The statue is reminiscent of a dancing pose of Nataraja. It was sculpted by the Indian sculptor V. Ganapati Sthapati, who also created the Iraivan Temple, and its opening ceremony was on 1 January 2000. The monument was hit by the Indian Ocean tsunami on 26 December 2004,[23] but stood unaffected. The statue is designed to survive earthquakes of high magnitude.[citation needed] During maintenance work, as well as during rough sea, entry is restricted for tourists.[24][25]

Vivekananda Rock Memorial

Vivekananda Rock Memorial

The Vivekananda Rock Memorial is a popular tourist monument in Vavathurai, Kanyakumari, India. The memorial stands on one of two rocks in the Laccadive Sea, located about 500 metres (1,600 ft) east of the mainland of Vavathurai. It was built in 1970 in honour of Swami Vivekananda who is said to have attained enlightenment on the rock.[citation needed] According to local legends, it was on this rock that Goddess Kumari performed austerity. A meditation hall (Dhyana Mandapam) is also attached to the memorial for visitors to meditate. The design of the mandapa incorporates different styles of temple architecture from all over India. It houses a statue of Vivekananda.[26] The memorial consists of two main structures: the Vivekananda Mandapam and the Shripada Mandapam.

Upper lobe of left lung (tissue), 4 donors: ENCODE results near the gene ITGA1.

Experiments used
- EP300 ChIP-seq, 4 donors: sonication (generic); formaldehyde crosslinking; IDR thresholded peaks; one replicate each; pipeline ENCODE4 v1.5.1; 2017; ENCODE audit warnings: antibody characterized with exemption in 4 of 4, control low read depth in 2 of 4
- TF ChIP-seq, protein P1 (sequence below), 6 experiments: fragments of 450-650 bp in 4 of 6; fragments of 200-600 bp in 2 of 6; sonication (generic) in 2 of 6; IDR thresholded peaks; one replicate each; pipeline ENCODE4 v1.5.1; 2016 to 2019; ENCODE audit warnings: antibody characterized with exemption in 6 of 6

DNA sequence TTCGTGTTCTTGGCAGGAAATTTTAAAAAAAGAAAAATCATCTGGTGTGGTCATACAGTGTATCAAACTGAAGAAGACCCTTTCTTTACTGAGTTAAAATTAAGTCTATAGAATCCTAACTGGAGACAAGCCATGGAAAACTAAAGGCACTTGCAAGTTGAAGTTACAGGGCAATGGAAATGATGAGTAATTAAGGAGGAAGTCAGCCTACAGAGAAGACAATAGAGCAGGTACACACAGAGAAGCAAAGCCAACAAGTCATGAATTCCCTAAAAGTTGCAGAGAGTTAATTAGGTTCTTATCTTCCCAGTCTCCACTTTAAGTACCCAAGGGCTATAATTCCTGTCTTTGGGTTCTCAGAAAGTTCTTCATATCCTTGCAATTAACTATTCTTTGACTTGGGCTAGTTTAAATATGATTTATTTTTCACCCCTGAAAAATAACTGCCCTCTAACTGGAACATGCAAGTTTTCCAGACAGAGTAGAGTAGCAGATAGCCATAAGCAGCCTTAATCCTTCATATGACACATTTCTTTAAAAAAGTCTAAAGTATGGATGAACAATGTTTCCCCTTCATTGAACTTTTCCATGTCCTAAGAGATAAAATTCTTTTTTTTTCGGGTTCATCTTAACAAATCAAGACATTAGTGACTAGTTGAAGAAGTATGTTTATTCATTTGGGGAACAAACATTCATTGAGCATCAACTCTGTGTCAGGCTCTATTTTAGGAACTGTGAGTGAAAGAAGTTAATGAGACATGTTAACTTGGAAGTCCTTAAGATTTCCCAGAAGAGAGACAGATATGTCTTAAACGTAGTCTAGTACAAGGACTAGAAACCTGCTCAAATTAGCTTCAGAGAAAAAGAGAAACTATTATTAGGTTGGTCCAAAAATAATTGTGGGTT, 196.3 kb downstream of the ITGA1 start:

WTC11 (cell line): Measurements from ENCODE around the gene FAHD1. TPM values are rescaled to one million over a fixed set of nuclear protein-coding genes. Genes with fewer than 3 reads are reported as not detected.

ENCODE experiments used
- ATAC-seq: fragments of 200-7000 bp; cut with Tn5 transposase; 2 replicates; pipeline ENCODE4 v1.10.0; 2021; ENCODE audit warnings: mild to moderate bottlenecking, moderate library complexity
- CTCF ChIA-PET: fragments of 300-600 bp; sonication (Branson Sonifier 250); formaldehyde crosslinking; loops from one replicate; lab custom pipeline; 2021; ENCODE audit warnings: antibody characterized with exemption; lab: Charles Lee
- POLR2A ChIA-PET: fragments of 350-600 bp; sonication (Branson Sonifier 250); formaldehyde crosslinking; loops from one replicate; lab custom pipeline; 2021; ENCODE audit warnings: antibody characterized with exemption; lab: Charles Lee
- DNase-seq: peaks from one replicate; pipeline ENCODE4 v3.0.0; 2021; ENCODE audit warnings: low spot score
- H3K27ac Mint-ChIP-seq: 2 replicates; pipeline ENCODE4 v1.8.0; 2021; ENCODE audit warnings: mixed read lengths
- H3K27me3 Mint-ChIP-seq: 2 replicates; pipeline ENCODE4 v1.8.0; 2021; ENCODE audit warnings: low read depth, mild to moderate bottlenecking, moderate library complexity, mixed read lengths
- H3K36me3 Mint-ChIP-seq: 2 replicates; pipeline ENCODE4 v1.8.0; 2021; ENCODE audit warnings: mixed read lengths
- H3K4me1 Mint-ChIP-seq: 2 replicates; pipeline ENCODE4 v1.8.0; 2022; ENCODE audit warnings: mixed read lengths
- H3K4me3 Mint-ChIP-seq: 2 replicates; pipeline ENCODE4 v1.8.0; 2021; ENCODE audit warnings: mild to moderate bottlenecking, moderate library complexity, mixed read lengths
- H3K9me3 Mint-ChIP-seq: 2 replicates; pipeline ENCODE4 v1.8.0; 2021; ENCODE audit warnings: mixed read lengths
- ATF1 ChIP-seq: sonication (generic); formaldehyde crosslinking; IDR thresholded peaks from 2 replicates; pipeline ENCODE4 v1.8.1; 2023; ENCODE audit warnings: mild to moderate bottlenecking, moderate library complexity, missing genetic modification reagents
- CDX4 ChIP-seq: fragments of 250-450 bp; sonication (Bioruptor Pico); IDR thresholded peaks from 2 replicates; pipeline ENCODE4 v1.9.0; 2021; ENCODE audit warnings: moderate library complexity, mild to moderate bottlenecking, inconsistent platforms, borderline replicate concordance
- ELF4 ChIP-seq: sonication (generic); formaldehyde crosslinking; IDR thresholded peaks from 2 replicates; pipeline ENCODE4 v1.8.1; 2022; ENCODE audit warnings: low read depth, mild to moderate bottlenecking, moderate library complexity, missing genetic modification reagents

Bhagavathy Amman Temple

Bhagavathy Amman Temple, Kanyakumari

Bhagavathy Amman Temple is a 3,000-year-old temple dedicated to Goddess Kumari Amman located at Kanyakumari on the shore of the Laccadive Sea. Kumari Amman is one of the forms of Devi, popularly known as "Kumari Bhagavathy Amman". The temple is the first Durga temple created by Lord Parasurama and one of the 108 Shakthi Peethas. It is mentioned in the Ramayana, Mahabharata, and Purananuru.[27][28]

Gandhi Memorial Mandapam

Gandhi Memorial Mandapam, Kanyakumari

The Gandhi Memorial Mandapam has been built on the spot where the urn containing the Mahatma's ashes was kept for public viewing before immersion. Resembling central Indian Hindu temples in form, the memorial was designed such that on Gandhi's birthday, 2 October, the first rays of the sun fall on the exact place where his ashes were kept.[26]

Kamarajar Mani Mantapa Monument